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Saving Hundreds from the Guillotine - an Editorial Review of "Her Own Revolution"



Book Blurb:


A Woman Forges a Treacherous Path to Save Hundreds from the Guillotine


If Geneviève Fouquier-Tinville had the same rights as a man, she wouldn’t have to dress like one, which she does to attend University—forbidden to women. By swearing her commitment to the revolution, she succeeds in convincing her father, the Public Prosecutor who condemns thousands to the guillotine, to hire her as a court clerk. But she intends to earn passage to join her lover, Henri, in America.


Tasked with copying lists of names scheduled for execution, she reads Louis LaGarde, a fallen noble whom she despises for having exposed her as a woman when they both attended University. Believing him innocent, she replaces his name with one already dead, saving his life. But she realizes that unless she forges a treacherous path, hundreds more will perish at her father’s hands.


When a Revolutionary hunts her down, she must accept LaGarde’s help, yet she denies her attraction to him out of loyalty to Henri. She fights for her life and the lives of those she’s come to love, but she must face the truth of her own heart.


Book Buy Link: https://geni.us/6YNwYi


Author Bio:



Debra Borchert has had many careers. She debuted, at the age of five, as a model at a local country club where her crinoline petticoat dropped to her ankles in the middle of the runway.

Since then, she’s been a clothing designer, actress (starring in her first television commercial with Jeff Daniels for S.O.S. Soap Pads), TV show host, spokesperson for high-tech companies, marketing and public relations professional, and technical writer for Fortune 100 companies.

Her work has appeared in The New York Times, San Francisco Chronicle, The Christian Science Monitor, and The Writer, among others. Her short stories have been published in anthologies and independently.


A graduate of the Fashion Institute of Technology, she weaves her knowledge of textiles and clothing design throughout her historical French fiction. She brings her passions for France, wine, and cooking to all her work. The proud owner of ten crockpots, she is renowned for her annual Soup Parties at which she serves soups from different cultures. She offers her soup recipes on her website.


Debra’s debut novel, Her Own Legacy, is the first in a series that follows headstrong and independent women and the four-hundred loyal families who protect a Loire Valley château and vineyard, and its legacy of producing the finest wines in France during the French Revolution. Her Own Revolution is the second book in the Château de Verzat series.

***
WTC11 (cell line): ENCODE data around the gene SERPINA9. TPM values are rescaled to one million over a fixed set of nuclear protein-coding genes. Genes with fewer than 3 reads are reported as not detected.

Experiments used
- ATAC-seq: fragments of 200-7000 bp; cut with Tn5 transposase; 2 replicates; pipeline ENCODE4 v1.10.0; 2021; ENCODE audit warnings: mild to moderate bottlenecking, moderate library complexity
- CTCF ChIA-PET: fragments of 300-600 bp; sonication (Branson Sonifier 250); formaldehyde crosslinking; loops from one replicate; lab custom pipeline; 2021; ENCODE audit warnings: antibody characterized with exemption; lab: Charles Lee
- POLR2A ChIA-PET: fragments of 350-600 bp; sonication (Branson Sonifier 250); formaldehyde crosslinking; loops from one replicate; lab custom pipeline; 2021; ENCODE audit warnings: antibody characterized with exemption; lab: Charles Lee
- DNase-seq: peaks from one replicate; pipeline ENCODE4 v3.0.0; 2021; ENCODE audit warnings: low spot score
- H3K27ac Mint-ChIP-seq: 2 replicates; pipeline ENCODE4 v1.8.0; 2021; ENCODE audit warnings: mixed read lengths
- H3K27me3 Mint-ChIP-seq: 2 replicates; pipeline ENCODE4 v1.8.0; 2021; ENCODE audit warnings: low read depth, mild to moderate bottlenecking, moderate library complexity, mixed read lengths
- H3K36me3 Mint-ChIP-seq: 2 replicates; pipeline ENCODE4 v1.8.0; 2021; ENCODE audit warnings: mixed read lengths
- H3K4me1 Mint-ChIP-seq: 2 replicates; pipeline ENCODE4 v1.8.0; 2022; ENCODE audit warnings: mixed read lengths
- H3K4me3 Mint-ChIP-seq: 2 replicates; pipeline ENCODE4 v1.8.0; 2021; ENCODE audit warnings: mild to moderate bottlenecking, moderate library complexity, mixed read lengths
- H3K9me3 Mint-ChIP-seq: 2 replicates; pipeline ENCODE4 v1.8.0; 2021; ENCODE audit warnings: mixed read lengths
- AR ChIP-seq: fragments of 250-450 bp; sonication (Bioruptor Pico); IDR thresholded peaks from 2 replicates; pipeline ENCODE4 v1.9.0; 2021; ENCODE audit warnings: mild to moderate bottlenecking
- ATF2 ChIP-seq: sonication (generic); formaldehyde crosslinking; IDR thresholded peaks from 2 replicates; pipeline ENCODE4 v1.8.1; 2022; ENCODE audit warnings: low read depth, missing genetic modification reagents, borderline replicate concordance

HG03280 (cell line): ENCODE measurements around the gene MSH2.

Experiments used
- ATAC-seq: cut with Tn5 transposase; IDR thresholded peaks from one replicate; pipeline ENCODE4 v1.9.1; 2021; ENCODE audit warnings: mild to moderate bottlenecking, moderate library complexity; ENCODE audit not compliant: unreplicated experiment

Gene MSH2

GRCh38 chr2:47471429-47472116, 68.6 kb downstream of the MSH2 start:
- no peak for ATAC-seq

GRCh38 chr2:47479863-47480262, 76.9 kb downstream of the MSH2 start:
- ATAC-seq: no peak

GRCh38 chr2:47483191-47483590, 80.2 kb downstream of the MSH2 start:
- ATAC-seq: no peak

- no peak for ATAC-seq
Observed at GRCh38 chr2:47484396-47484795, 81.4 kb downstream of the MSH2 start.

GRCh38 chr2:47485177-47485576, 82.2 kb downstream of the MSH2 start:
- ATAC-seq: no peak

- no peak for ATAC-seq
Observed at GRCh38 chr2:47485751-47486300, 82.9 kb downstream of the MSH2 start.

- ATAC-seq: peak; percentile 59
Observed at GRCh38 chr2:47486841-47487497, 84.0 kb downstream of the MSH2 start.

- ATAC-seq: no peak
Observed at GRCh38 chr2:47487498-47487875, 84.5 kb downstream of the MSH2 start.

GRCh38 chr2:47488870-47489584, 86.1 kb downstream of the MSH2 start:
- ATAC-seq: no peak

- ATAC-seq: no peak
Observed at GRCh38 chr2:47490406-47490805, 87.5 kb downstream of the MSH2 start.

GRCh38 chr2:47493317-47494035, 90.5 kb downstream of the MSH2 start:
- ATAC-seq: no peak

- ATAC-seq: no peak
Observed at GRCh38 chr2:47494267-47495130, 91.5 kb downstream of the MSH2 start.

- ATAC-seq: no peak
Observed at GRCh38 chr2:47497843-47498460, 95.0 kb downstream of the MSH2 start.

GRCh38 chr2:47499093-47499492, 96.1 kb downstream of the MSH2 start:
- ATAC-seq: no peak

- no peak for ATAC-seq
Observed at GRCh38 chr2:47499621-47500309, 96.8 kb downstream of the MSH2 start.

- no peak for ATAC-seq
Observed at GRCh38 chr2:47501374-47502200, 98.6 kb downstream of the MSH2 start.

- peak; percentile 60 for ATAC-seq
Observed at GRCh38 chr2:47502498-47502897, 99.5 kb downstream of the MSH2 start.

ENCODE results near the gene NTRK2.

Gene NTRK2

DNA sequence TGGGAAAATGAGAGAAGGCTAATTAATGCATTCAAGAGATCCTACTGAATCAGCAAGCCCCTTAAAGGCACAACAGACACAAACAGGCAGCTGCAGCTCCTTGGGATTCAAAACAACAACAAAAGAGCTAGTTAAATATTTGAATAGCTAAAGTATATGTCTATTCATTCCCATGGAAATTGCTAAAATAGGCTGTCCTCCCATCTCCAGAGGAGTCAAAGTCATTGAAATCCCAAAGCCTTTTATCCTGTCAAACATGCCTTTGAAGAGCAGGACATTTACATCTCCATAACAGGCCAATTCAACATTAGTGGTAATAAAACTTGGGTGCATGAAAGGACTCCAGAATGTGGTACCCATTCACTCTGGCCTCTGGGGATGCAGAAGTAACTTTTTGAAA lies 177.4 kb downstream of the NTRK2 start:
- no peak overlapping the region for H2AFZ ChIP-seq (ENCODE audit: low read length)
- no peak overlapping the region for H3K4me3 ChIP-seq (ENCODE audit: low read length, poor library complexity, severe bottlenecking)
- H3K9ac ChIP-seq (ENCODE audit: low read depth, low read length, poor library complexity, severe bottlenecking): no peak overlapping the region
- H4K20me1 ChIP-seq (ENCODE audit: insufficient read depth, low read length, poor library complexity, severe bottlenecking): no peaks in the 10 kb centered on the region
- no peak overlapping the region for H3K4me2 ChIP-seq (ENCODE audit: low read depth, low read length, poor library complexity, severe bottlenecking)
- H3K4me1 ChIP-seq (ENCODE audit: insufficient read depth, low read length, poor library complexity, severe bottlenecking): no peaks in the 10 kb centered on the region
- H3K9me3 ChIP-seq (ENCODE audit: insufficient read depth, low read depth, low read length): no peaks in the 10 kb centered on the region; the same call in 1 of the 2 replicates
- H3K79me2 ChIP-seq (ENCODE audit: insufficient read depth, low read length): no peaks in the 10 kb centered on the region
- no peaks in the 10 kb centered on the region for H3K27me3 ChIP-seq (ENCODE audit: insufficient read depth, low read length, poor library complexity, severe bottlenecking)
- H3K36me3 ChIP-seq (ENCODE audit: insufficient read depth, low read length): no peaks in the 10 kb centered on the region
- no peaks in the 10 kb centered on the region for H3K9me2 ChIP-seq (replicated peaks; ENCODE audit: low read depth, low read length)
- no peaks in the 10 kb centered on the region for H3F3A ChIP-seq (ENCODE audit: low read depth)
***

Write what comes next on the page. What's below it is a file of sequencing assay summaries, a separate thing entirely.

She lives in the Pacific Northwest with her family and standard poodle who is named after a fine French Champagne.


Editorial Review:


In the tumultuous setting of Paris, amid the French Revolution, Borchert introduces us to Geneviève, a resilient and determined young woman who defies societal norms. The story begins simply, but quickly picks up as it delves into the intricacies of Geneviève's personal struggles, her political critiques of Robespierre's government, and the ever-present fear of being exposed for her unconventional beliefs - and for her crime of dressing as a man to get away with things that society deems unbecoming for a lady of her rank, such as attending university or working for her own financial independence.

 

If caught impersonating a man, any other woman would appear before the Public Prosecutor—my father—who would order her head shaved and sentence her to an insane asylum. But if I were arrested, I would disappoint my father, who would feel obligated to make an example of me. As he had recently sentenced Charlotte Corday, the first woman to be guillotined, I feared being dragged before him far more than eight months in a madhouse.”

 

One of the novel's strengths lies in its meticulous attention to historical detail, as Borchert seamlessly integrates the broader political landscape of the time and makes it feel relevant and urgent as we experience it through Geneviève’s eyes. The critique of Robespierre's government and the exploration of the stark disparity between proclaimed and actual rights for women feels personal. What’s more - her own father is a powerful prosecutor. In one of the first scenes of the novel, we see her musing over Charlotte Corday's execution, the first woman to be guillotined and sent there by her father.

 

Geneviève's decision to disguise herself as a man is portrayed as both a survival tactic and a courageous act of rebellion against the societal constraints imposed on women during this era. Borchert incorporates Geneviève's personal struggles into the broader context of political upheaval, offering a poignant commentary on the intersection of gender and power during this pivotal historical moment. The novel delves into her internal conflict as she grapples with the desire for independence and education, aspirations that clash with the traditional roles assigned to women.

 

Geneviève's feminist views are a significant aspect of her character, and indeed, a large part of what makes her so endearing and relatable to a modern audience.